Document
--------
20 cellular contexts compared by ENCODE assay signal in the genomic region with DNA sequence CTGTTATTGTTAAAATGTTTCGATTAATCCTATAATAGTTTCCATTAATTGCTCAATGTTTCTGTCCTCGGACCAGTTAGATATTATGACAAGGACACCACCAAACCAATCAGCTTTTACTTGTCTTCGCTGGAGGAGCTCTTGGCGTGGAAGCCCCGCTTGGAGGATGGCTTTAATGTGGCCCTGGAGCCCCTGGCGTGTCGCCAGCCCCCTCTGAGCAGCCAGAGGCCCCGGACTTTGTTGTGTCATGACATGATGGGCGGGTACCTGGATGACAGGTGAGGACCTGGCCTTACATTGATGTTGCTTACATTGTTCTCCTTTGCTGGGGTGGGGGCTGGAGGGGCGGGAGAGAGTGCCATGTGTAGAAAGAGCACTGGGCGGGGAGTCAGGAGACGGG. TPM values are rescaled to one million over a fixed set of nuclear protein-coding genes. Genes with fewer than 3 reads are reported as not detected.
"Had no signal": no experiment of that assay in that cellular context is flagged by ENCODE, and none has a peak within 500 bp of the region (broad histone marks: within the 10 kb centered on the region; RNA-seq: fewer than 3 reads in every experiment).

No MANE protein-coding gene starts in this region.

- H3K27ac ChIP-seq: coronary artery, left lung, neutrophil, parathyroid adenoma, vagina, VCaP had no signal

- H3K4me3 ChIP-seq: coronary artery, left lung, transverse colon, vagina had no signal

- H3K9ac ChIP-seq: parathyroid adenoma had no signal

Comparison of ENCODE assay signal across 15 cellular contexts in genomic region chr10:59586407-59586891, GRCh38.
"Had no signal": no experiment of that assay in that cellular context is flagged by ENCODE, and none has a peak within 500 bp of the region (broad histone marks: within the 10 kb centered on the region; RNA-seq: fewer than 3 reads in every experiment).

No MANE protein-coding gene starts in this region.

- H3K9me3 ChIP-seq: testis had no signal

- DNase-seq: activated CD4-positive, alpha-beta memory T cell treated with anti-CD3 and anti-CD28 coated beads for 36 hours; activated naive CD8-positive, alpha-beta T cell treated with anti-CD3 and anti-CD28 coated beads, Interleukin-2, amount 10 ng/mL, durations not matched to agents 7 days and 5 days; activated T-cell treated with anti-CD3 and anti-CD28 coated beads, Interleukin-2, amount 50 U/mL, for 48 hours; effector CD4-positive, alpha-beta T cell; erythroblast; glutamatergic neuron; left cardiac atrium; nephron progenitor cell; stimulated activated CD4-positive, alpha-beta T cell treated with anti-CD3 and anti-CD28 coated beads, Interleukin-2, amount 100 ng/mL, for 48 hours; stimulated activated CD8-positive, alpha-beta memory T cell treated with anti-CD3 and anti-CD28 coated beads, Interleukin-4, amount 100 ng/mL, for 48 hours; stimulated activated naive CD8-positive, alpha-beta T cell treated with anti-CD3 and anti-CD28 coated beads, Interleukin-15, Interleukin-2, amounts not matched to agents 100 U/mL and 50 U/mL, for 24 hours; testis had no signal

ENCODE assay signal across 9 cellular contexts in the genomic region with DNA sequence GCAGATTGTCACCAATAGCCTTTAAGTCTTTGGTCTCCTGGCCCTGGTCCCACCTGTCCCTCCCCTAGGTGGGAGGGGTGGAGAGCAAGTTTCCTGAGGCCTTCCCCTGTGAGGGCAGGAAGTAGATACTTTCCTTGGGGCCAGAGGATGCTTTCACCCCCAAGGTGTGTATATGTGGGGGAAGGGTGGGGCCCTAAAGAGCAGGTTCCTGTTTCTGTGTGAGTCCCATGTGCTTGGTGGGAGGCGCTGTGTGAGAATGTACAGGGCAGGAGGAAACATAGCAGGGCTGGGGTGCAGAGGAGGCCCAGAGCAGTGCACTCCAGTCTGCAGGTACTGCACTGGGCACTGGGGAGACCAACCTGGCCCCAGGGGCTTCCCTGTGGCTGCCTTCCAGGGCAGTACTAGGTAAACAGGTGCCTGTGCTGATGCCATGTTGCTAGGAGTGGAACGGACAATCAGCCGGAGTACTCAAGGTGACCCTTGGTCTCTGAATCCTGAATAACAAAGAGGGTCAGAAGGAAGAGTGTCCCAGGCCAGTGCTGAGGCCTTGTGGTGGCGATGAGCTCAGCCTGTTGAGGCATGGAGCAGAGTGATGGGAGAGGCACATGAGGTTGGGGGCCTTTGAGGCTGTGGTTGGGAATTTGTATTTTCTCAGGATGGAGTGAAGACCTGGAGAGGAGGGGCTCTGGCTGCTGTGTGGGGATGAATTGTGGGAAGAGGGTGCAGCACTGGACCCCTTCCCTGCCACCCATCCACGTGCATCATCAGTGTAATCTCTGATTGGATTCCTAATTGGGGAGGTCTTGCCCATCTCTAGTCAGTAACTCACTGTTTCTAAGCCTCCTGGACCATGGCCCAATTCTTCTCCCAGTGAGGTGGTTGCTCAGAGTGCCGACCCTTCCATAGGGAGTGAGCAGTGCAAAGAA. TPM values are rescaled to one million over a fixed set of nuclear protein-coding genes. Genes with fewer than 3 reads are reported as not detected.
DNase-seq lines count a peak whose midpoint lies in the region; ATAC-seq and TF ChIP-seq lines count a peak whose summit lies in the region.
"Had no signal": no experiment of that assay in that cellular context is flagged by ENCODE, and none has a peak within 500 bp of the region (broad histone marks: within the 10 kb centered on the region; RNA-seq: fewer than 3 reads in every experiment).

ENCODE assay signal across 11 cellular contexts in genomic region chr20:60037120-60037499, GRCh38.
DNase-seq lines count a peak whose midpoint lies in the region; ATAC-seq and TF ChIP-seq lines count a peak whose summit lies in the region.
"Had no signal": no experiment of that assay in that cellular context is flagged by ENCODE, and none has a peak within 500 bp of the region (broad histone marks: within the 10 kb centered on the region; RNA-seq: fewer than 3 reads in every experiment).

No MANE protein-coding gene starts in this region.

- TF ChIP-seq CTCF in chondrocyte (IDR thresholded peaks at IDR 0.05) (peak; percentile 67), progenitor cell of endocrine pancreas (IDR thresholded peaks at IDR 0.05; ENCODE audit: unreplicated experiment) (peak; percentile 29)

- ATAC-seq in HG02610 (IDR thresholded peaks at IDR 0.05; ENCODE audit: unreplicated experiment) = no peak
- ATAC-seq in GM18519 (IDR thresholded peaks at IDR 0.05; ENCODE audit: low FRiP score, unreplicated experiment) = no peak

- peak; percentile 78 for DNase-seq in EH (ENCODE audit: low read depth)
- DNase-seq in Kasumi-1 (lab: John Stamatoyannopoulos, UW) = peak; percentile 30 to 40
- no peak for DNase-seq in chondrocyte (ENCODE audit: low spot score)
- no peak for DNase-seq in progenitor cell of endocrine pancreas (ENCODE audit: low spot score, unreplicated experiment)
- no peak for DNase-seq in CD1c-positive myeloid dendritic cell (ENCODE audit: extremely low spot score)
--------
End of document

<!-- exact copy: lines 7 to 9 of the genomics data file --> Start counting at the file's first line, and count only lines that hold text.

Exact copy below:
Comparison of ENCODE assay signal across 15 cellular contexts in genomic region chr10:59586407-59586891, GRCh38.
"Had no signal": no experiment of that assay in that cellular context is flagged by ENCODE, and none has a peak within 500 bp of the region (broad histone marks: within the 10 kb centered on the region; RNA-seq: fewer than 3 reads in every experiment).

No MANE protein-coding gene starts in this region.